YouTube on Monday announced that the watch-time of India’s ‘authoritative’ news sources has more than tripled over the past two years, which is a simple way of saying that more people in India are consuming news on the popular video sharing website now more than ever. It goes without saying then that YouTube now has a much bigger responsibility to ensure the authenticity – read, quality – of news that Indians are consuming on the platform.
One of the ways YouTube is doing that is by offering as much context as possible to help people make sound decisions. The platform has already started offering fact checks from eligible publishers in India in English and Hindi to combat fake news, and now it is letting users know if a news channel that they’re watching is funded by the government.
“If a channel is owned by a news publisher that is funded by a government, an information panel will surface that indicates that the publisher is “funded in whole or in part" or a “public broadcast service”, with a link to the publisher's Wikipedia page,” Tim Katz, Director, who is head of News Partnerships at YouTube said while announcing the new feature.
The goal essentially is to let users better understand the source of news content that they’re watching on YouTube. “This information panel will be displayed on the watch page of all the videos on its channel.”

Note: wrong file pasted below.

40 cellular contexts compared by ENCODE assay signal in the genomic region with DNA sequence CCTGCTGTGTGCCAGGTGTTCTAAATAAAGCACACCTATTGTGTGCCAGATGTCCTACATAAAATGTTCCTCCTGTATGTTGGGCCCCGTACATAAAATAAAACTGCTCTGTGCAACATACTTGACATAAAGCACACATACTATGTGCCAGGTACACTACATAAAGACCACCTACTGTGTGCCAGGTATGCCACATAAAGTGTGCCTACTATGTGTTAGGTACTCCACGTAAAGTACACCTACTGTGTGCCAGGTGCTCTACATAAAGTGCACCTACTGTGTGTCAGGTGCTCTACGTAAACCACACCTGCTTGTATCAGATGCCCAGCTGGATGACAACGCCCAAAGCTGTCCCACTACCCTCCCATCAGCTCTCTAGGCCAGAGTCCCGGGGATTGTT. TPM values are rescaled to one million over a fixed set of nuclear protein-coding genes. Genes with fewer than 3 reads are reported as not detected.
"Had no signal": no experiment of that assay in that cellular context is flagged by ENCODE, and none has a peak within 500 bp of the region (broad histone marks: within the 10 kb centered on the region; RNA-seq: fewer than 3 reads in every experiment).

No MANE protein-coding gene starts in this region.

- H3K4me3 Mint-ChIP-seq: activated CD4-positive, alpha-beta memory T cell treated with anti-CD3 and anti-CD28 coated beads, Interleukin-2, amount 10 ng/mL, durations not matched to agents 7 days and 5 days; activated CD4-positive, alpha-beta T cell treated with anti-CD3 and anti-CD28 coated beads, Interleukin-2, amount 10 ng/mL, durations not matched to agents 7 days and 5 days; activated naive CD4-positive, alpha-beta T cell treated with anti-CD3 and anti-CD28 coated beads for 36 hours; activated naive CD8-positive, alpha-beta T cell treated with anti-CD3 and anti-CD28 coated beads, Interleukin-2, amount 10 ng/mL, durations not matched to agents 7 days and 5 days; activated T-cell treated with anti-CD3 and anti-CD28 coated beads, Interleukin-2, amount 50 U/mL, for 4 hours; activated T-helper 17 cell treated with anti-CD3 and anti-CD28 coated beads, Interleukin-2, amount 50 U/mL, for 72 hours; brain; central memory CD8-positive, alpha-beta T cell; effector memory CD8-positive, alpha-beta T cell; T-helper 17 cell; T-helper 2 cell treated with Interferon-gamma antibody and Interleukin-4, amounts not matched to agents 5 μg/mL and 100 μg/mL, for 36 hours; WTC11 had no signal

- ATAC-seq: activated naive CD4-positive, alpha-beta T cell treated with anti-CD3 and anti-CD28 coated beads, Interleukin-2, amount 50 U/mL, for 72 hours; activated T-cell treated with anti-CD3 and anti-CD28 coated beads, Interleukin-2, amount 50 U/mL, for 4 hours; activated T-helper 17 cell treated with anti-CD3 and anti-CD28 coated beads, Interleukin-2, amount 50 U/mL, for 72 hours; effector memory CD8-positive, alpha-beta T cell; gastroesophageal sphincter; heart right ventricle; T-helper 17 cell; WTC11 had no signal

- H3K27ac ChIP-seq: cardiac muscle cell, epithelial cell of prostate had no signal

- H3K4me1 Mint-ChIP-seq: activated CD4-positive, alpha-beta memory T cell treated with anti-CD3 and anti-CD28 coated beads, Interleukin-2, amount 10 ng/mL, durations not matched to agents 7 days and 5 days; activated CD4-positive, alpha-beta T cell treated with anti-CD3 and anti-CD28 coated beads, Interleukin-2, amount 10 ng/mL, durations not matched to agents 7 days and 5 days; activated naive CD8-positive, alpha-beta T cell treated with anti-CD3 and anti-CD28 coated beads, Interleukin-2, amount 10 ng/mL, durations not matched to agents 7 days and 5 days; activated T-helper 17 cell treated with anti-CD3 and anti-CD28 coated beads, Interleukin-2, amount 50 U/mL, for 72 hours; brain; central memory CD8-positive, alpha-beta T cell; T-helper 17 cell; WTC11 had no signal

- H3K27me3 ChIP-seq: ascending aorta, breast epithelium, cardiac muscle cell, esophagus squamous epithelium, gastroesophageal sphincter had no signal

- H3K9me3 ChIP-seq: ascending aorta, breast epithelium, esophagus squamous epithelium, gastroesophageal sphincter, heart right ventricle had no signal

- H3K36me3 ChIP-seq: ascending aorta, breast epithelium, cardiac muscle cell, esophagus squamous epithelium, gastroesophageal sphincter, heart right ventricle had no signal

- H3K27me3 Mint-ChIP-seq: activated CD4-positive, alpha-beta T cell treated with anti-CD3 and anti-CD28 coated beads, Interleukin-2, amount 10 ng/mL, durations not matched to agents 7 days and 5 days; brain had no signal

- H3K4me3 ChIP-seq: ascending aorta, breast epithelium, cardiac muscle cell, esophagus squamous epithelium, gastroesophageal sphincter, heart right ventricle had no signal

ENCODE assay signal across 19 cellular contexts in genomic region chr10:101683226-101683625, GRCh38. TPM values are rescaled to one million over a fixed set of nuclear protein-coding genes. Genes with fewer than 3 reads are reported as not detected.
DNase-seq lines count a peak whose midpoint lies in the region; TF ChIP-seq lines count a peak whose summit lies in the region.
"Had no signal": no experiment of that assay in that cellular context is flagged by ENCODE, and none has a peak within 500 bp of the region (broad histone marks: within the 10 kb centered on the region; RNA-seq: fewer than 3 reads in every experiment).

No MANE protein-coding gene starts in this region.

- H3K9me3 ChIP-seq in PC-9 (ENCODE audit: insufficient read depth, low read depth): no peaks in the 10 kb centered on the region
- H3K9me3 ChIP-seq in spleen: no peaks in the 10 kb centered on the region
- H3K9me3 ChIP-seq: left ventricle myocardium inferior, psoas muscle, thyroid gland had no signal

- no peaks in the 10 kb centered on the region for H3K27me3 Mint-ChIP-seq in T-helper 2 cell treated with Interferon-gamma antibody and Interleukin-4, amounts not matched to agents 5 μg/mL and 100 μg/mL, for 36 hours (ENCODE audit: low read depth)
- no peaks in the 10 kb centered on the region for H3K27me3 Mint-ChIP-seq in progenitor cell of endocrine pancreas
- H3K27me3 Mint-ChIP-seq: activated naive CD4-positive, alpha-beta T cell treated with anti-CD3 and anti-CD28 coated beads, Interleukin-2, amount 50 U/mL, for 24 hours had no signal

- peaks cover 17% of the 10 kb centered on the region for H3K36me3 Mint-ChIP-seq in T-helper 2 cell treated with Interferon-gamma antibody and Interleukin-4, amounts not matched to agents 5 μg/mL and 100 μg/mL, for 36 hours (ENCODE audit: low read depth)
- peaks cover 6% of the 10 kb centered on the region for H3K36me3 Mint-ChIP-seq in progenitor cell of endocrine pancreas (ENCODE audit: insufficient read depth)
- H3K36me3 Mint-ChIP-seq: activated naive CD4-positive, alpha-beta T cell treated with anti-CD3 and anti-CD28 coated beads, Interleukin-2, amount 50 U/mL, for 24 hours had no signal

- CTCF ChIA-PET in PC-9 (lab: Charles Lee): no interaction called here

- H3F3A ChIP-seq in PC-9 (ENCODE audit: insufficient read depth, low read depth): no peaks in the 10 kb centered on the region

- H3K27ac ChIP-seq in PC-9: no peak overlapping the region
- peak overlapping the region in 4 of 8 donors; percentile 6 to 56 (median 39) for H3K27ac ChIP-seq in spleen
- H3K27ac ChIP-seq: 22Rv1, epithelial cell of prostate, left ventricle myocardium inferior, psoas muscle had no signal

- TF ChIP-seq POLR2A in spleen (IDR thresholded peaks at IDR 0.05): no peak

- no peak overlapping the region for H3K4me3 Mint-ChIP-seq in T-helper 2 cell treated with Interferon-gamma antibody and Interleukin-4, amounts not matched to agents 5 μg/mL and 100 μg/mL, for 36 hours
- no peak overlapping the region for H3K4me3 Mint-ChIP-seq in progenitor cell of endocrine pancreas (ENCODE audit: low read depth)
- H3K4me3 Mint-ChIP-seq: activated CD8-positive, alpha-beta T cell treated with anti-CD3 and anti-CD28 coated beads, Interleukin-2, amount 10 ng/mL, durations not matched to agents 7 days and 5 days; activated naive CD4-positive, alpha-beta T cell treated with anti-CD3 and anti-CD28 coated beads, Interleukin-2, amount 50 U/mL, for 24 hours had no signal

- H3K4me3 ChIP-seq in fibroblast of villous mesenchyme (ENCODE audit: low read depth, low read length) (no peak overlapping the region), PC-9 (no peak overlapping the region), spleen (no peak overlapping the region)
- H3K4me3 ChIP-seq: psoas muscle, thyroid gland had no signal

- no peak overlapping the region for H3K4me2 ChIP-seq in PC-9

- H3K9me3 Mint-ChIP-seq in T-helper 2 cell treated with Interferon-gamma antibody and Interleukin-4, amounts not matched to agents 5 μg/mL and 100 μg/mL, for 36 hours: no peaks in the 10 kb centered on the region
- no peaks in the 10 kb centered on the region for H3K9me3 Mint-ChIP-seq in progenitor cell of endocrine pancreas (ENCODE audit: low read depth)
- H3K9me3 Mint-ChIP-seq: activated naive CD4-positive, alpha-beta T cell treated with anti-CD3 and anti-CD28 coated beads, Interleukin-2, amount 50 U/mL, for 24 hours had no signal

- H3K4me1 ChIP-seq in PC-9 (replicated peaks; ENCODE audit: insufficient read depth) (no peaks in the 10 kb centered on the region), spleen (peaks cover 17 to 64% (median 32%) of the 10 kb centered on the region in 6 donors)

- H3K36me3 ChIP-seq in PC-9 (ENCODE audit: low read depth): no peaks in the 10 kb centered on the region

YouTube says it is ‘prominently’ surfacing authoritative sources across the platform and adding more context to these sources should bring more transparency to the platform.
With the 2019 Lok Sabha elections now underway, efforts like these become more relevant – social media giants like Google and Facebook have been in the thick of things lately for allegedly not doing enough to verify content. The government of India has warned them of serious implications should any of these platforms be found directly or indirectly influencing the country’s electoral process by wrongful means.
Which is where comprehensive fact-checking mechanisms become important – YouTube has partnered with multiple third-party publishers like AFP to verify the facts in news videos. Broadly, the Google-owned video sharing platform says it has committed $25M to the news industry.